The Corner

An Electoral Alternative Rises in Germany

Sweden wasn’t the only European country where anti-establishment forces had a surprisingly good election yesterday.

In Germany, the anti-Euro Alternative for Deutschland (AFD) party is only one year old, but it has won enough votes to enter its third state parliament. In May, AFD sent members to the European Parliament for the first time. Yesterday, it won 10 percent of the vote in Thuringia, central Germany, and 12 percent in Brandenburg, the region surrounding Berlin that includes Potsdam.

Merkel, whose Christian Democratic party governs with the left-wing Social Democrats, has finally admitted that the rise of the AFD is “a problem.” The upstart party has now added other issues to its opposition to the Euro, including calls for greater discipline in schools, family-friendly policies intended to rejuvenate Germany’s aging society, and reforms of loose immigration policies.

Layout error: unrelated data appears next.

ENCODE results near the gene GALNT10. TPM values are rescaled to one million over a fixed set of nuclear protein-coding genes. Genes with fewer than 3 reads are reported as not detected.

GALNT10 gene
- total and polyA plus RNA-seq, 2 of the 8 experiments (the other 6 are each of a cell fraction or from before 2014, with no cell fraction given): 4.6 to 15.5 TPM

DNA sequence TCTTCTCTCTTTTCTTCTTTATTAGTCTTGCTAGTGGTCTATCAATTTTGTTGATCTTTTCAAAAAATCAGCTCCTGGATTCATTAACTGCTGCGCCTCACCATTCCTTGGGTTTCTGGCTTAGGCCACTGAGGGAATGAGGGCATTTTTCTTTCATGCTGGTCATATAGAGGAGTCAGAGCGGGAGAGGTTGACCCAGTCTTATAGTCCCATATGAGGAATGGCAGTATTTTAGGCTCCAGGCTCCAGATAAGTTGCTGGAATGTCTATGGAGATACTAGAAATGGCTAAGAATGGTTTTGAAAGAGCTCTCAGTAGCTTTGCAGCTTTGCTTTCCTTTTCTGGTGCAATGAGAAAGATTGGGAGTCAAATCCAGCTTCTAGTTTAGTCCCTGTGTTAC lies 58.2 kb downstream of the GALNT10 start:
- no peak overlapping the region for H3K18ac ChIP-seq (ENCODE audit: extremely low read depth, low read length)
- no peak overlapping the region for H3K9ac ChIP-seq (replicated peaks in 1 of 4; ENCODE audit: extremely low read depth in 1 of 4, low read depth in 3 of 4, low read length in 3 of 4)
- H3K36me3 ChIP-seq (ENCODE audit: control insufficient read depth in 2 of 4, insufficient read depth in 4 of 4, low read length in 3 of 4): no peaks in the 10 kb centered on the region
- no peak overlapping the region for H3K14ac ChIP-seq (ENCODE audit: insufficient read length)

Bernd Lucke, the AFD’s leader, is particularly critical of Merkel’s decision to give in to demands from the Turkish minority in Germany and relax restrictions on dual citizenship. “Dual citizenship is a Trojan horse that opens the door to fanaticized and brutalized holy warriors,” he recently told audiences.

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